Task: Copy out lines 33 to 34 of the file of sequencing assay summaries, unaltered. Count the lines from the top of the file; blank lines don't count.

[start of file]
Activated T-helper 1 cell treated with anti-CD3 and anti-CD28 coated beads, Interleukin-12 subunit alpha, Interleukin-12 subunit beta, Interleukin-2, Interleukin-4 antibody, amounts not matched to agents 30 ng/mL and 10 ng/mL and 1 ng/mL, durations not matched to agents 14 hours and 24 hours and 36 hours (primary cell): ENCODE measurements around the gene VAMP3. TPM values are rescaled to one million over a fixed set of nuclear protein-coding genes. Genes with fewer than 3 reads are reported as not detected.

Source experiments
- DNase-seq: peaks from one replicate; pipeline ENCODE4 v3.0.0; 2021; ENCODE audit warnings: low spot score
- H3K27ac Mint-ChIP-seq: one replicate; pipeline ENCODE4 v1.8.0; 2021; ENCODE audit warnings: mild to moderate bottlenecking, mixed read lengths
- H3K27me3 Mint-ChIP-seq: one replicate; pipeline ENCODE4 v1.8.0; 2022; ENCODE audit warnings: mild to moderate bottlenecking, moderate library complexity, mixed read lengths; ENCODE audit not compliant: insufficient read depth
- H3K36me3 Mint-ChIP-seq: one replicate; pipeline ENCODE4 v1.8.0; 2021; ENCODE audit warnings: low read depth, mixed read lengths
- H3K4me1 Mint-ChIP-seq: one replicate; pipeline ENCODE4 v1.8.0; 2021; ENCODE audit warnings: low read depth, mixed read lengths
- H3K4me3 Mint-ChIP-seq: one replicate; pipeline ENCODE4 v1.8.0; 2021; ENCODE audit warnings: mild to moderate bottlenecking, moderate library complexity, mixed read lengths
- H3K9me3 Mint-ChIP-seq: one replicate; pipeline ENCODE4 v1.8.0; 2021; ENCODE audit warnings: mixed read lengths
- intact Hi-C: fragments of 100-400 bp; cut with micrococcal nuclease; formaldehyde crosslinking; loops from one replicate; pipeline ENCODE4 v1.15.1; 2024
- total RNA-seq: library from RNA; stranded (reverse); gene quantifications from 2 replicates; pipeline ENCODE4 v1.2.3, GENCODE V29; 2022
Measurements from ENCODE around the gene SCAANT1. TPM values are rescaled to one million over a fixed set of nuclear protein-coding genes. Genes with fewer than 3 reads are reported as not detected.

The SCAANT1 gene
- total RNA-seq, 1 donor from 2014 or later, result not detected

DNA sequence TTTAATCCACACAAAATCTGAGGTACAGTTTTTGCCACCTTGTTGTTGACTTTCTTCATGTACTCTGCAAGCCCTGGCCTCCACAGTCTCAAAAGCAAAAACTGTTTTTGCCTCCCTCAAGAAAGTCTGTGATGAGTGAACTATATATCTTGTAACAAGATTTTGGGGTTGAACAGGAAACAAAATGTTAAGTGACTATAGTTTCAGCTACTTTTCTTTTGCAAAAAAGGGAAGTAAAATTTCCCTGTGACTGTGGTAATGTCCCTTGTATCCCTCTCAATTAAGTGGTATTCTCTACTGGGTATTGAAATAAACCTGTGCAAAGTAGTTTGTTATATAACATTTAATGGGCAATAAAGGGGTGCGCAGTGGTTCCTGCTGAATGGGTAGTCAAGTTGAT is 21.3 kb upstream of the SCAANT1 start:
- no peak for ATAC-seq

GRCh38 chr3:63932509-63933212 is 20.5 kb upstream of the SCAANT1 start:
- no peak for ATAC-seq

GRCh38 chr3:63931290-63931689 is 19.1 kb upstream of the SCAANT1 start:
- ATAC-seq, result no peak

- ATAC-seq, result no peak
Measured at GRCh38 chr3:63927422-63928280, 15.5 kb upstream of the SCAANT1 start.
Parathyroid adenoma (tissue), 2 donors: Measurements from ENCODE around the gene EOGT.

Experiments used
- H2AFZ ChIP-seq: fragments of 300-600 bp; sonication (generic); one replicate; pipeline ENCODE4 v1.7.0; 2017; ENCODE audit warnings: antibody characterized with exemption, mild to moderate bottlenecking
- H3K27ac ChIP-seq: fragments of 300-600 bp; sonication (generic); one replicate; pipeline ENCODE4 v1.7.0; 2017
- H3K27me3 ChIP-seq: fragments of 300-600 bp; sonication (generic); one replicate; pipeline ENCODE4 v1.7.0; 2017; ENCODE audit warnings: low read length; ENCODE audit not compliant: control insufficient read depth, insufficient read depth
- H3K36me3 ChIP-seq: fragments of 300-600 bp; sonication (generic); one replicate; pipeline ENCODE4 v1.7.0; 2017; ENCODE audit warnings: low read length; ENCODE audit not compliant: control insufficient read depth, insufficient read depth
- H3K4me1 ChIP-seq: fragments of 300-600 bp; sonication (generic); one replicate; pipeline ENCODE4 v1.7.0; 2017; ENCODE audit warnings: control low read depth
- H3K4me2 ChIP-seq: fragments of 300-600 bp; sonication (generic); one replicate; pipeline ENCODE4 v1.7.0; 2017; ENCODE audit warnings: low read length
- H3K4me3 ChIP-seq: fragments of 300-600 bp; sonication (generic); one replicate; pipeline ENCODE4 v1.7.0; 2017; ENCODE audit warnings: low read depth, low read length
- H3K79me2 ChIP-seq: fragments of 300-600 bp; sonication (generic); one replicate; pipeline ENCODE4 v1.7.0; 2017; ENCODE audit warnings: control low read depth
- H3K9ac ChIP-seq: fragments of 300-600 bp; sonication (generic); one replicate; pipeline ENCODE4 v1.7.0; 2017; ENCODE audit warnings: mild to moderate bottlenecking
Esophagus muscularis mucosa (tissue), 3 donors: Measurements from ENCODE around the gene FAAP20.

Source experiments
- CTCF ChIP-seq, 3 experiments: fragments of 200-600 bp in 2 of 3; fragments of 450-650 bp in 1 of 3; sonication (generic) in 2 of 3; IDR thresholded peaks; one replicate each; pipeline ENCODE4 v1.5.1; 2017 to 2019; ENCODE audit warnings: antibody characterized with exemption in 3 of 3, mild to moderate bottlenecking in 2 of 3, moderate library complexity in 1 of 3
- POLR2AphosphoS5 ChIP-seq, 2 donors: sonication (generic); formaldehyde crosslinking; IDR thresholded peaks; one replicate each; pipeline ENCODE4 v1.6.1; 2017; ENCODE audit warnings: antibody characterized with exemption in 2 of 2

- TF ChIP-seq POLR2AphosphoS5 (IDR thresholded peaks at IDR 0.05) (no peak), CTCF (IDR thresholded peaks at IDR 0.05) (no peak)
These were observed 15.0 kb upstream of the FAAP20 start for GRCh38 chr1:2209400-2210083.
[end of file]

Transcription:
- H3K9ac ChIP-seq: fragments of 300-600 bp; sonication (generic); one replicate; pipeline ENCODE4 v1.7.0; 2017; ENCODE audit warnings: mild to moderate bottlenecking
Esophagus muscularis mucosa (tissue), 3 donors: Measurements from ENCODE around the gene FAAP20.